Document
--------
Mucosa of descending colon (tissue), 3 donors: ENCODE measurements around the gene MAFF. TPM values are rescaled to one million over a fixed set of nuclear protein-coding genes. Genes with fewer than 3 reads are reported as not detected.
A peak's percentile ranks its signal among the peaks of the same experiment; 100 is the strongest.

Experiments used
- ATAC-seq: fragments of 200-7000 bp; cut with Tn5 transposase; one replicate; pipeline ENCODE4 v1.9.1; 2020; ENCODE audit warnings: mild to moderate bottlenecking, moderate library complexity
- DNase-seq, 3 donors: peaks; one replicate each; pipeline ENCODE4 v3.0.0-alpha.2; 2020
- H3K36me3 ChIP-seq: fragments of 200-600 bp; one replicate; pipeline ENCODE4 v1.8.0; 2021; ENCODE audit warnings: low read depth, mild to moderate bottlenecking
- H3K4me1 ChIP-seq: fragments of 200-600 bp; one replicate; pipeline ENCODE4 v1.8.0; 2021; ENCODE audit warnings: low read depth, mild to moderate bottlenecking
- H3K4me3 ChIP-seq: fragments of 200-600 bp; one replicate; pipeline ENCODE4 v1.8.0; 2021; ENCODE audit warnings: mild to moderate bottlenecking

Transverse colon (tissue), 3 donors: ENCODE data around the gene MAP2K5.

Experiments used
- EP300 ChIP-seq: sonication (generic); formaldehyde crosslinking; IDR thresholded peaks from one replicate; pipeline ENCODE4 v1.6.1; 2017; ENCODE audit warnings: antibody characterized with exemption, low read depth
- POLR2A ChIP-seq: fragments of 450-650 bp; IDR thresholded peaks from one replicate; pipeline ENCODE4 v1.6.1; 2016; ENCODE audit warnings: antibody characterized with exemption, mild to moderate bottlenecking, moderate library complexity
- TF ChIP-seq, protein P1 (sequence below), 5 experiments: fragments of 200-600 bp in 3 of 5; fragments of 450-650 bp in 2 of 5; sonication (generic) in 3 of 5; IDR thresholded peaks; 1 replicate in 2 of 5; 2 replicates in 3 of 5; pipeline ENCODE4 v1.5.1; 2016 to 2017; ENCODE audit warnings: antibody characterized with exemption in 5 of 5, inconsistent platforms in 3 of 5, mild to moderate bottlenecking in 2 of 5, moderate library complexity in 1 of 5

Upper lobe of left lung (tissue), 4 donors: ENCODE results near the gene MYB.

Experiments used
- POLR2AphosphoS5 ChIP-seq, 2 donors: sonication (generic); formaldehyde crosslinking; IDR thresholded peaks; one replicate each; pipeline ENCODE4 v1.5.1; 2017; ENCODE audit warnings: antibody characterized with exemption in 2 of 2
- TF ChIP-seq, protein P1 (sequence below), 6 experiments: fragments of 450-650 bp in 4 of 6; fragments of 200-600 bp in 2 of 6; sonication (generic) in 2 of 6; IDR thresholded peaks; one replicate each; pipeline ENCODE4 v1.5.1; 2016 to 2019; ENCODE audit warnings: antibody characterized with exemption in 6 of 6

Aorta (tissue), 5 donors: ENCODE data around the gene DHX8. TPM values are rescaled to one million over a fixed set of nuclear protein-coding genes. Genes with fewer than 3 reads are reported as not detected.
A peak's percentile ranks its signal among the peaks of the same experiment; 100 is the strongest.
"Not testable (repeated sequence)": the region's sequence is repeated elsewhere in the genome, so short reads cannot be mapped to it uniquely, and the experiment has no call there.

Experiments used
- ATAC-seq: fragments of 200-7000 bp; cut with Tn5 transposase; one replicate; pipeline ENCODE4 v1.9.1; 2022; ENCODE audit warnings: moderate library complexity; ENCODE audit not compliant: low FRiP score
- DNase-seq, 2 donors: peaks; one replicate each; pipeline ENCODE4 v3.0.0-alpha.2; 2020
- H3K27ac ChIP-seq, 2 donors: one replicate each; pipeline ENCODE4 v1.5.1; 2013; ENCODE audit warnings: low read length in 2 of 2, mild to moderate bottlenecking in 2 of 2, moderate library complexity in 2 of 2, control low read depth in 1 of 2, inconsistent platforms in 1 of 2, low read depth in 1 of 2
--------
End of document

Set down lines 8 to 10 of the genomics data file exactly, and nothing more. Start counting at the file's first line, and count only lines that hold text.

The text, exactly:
- H3K4me3 ChIP-seq: fragments of 200-600 bp; one replicate; pipeline ENCODE4 v1.8.0; 2021; ENCODE audit warnings: mild to moderate bottlenecking

Transverse colon (tissue), 3 donors: ENCODE data around the gene MAP2K5.

Experiments used